Welcome to our new issue of BiblioBuffet! We are sorry to have missed you last week but our involuntary absence at least gave you another week to enjoy the last one. And we know you are not going to be disappointed this week!
Brutality in wartime is inevitable. It is part-and-parcel of every history of war. But when the book is a memoir, the brutality becomes deeply personal. In his review of a new memoir about an Allied POW who worked on the infamous Burma-Siam railway, David Mitchell finds not just brutality but a surprising kindness and a powerful will to survive in An Island of Compassion in a Sea of Hatred.
The joy of science comes through two new books—one from the superstar of “the new crop of those amazing science communicators,” the other a fascinating look at the Pythagorean theorem. As Gillian Polack notes in On Human Beings and Their Science, an “understanding of the world around us is increasingly important” and “short books with cool cover art, written by ultra-cool authors with impeccable academic credentials . . . give a lot more than TV specials.”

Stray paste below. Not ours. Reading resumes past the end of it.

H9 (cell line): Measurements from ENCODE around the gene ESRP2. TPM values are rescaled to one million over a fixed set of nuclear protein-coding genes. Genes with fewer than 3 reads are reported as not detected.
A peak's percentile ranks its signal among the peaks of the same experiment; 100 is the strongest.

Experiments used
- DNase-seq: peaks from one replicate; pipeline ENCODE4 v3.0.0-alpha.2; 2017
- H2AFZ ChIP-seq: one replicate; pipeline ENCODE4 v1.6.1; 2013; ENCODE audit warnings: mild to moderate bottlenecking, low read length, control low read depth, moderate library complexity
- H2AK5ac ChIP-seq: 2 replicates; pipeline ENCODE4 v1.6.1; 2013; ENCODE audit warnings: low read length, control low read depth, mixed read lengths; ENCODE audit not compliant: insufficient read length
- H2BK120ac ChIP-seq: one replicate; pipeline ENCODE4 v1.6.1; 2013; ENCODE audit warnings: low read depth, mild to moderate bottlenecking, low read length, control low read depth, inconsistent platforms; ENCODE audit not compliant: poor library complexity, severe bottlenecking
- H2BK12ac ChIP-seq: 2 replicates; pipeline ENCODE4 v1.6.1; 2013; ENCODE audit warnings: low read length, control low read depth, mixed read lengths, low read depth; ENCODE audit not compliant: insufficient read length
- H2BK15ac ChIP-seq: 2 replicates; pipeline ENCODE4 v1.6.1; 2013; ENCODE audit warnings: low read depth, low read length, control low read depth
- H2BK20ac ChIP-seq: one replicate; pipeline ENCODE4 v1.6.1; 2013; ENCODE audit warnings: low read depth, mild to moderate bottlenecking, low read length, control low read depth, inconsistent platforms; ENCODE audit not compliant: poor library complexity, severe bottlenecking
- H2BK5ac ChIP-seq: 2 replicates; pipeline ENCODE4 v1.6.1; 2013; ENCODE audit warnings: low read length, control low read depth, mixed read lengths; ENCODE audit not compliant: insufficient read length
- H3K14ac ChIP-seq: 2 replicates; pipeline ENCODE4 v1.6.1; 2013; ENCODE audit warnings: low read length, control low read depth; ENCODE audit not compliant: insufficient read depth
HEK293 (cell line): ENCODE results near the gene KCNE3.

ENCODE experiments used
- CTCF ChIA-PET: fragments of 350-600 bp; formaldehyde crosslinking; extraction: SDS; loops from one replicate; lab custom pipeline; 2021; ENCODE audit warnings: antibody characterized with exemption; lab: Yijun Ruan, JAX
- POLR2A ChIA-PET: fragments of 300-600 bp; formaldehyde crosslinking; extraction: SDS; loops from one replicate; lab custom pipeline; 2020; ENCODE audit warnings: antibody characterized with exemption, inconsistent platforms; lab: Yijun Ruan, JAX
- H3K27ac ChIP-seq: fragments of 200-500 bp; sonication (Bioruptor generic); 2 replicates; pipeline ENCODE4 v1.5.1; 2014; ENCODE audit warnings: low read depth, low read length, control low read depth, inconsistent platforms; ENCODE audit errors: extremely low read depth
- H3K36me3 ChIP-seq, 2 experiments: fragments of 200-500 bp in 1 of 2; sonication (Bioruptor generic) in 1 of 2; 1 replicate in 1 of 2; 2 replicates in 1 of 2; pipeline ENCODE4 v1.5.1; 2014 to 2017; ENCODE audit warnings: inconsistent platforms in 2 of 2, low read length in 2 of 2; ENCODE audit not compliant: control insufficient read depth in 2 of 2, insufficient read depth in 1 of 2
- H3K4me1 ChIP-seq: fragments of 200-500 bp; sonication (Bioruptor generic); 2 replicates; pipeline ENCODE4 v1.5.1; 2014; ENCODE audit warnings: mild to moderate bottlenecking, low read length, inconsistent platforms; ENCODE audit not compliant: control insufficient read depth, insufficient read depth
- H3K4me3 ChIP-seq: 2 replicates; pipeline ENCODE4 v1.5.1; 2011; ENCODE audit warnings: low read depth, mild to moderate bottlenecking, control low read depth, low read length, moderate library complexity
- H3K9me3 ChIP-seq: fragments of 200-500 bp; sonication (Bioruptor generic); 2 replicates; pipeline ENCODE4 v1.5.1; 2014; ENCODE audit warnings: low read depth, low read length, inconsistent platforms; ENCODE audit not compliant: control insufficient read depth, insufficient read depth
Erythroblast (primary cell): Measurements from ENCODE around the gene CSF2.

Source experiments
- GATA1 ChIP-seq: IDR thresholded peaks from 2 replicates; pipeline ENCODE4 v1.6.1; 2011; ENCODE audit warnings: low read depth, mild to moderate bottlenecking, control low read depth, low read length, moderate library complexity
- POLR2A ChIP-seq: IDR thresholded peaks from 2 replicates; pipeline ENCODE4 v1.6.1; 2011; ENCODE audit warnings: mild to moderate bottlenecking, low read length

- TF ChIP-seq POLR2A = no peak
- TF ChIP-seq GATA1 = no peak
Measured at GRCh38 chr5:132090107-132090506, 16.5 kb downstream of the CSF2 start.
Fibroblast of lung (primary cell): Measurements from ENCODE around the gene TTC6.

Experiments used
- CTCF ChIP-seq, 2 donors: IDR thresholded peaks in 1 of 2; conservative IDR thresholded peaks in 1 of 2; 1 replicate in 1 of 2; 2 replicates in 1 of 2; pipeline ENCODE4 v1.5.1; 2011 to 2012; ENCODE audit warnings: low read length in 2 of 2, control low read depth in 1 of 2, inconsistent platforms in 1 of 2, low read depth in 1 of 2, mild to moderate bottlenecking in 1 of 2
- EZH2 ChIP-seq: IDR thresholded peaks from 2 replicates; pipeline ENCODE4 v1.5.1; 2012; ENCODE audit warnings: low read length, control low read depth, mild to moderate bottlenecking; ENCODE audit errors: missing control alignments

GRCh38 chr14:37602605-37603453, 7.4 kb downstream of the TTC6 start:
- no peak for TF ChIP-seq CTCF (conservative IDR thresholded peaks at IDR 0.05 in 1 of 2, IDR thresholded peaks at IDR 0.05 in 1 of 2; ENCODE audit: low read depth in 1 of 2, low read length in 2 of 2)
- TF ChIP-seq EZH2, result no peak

Many sports memoirs tend to be not much more than enlarged press conferences but one recent memoir by a former tennis star has proven to be so honest and compelling that it “shatters the memoir template and dances on the pieces,” says Pete Croatto, in Portrait of the Athlete as Human Being.
Do you enjoy reading BiblioBuffet? We hope so, and we believe so because our website numbers and our Facebook fans tell us so. And we thank you for that. We also want to ask you to help us if you can, and Lauren Roberts tells you why in It’s All in the Honesty.